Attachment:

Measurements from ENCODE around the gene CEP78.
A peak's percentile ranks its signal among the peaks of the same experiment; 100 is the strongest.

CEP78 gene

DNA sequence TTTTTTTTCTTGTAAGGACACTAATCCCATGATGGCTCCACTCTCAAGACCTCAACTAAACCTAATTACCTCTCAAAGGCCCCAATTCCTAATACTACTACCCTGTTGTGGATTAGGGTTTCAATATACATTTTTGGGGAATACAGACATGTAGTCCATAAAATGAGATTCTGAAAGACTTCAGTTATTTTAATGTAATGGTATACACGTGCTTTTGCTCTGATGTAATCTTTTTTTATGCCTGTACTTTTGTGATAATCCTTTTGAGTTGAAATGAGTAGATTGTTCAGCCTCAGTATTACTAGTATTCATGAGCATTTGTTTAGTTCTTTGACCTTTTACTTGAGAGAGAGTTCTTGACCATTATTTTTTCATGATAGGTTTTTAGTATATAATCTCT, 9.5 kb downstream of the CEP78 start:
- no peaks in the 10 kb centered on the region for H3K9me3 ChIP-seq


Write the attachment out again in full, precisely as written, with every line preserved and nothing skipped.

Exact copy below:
Measurements from ENCODE around the gene CEP78.
A peak's percentile ranks its signal among the peaks of the same experiment; 100 is the strongest.

CEP78 gene

DNA sequence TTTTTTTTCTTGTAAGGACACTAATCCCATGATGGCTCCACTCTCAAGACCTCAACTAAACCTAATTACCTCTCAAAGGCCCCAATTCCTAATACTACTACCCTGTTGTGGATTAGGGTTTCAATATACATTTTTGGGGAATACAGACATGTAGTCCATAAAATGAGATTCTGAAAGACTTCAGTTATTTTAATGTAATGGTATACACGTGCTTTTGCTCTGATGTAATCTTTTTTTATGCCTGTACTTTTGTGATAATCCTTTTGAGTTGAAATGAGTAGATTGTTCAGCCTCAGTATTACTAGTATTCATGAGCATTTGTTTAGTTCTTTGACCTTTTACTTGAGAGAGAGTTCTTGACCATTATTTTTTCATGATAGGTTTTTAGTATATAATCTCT, 9.5 kb downstream of the CEP78 start:
- no peaks in the 10 kb centered on the region for H3K9me3 ChIP-seq